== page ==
Neuromodulatory approaches to chronic pelvic pain and coccygodynia

Acta Neurochirurgica. Supplement.

2007; 97 (Pt 1): 365-71.

Kothari S.

Pain Management Centre, St. Thomas' Hospital, London, UK.


Intractable chronic pelvic pain (CPP) despite a multidisciplinary approach is challenging to treat. Every structure in the abdomen and/or pelvis could have a role in the etiology of CPP. Management of chronic pelvic pain may require a combination of interventions, including pharmacological, physical and psychological therapy. Interventions suggested to date include nerve blocks (ilioinguinal, iliohypogastric, genitofemoral, hypogastric, presacral) and trigger point injections, radiofrequency treatments, spinal cord stimulation (SCS), sacral root stimulation, sacral magnetic stimulation and sacral stimulation via tibial nerve.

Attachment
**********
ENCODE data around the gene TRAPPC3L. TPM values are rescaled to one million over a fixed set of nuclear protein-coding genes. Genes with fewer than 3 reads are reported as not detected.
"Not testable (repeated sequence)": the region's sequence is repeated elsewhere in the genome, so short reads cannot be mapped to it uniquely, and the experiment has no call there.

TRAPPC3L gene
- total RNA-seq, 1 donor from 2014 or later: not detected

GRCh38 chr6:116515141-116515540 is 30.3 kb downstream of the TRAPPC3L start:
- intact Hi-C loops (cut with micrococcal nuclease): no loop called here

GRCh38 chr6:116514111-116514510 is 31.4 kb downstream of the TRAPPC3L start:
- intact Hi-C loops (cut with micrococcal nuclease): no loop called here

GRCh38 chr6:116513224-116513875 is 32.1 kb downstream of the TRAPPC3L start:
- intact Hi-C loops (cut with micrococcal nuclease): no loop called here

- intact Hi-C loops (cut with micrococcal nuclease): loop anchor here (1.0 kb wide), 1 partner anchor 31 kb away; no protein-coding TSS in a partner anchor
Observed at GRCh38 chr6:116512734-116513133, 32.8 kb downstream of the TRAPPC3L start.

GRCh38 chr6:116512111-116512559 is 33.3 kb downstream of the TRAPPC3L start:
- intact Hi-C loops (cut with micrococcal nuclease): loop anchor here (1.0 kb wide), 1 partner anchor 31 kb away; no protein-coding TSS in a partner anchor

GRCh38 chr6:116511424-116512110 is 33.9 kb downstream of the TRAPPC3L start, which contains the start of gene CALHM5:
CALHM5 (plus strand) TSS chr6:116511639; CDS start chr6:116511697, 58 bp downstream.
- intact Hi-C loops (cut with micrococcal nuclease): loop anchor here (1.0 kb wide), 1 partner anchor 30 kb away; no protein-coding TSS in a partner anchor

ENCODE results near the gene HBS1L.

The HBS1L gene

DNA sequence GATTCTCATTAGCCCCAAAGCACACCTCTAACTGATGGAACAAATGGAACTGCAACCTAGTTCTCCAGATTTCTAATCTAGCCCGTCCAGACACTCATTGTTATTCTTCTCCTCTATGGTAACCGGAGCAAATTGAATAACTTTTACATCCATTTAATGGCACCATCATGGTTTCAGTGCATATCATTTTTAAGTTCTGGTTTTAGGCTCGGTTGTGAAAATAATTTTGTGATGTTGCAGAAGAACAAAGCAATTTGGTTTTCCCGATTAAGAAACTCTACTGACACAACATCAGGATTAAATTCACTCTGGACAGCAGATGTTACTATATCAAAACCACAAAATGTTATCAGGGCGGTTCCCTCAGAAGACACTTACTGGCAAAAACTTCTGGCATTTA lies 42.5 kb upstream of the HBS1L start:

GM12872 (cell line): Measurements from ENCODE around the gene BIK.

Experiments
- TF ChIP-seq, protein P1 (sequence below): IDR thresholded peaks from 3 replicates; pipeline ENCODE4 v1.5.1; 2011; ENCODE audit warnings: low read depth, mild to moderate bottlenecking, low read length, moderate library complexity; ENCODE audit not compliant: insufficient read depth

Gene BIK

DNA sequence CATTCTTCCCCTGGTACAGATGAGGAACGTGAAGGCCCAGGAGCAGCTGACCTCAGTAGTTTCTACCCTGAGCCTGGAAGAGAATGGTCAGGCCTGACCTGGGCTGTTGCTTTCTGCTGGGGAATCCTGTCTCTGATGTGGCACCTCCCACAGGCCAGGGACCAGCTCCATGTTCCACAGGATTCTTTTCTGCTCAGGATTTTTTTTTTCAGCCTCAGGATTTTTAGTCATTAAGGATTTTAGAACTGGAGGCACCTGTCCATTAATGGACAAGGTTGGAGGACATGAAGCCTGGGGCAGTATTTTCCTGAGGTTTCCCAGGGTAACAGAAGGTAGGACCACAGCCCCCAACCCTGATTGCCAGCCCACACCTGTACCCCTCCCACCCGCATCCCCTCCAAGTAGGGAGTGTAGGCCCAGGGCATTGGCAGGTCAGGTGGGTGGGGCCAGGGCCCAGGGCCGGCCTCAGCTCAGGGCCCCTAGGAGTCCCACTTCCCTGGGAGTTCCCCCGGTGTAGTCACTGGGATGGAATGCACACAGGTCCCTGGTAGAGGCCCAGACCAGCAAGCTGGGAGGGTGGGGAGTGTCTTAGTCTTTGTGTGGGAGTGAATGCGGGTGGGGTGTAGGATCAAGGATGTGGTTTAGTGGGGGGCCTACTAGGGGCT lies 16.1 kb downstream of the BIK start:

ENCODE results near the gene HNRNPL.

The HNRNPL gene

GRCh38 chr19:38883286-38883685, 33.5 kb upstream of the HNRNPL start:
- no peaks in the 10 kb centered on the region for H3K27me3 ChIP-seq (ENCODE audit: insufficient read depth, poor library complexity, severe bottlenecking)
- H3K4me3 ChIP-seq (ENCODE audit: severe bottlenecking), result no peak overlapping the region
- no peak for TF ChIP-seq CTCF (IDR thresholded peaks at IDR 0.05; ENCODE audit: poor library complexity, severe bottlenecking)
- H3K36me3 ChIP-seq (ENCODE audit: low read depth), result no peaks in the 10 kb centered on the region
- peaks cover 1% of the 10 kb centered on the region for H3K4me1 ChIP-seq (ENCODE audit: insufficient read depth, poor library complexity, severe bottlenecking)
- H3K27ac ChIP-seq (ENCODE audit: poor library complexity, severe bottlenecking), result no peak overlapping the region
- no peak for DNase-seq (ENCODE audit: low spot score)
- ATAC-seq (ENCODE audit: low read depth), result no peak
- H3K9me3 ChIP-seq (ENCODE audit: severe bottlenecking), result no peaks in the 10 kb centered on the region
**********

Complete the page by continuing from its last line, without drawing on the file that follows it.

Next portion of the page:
Peripheral nerve stimulation (PNS) has been particularly successful in the treatment of mononeuropathies. Indications for targeted stimulation include localised pain in non dermatomal distribution. Herein, the epicenter of the site of pain (target) is stimulated either transcutaneously or percutaneously or via permanent neuromodulating implant. Targeted and PNS probably are underused treatment modalities given the simplicity of the technique. The introduction of a stimulating electrode directly to the center of peripherally affected, painful areas, thereby bypassing the spinal cord and peripheral nerves is a novel simple procedure with effectiveness in the control of intractable neuropathic pain. Development of newer devices and miniaturization of electrodes will play a role in refinement and further simplification of subcutaneous neuromodulation.

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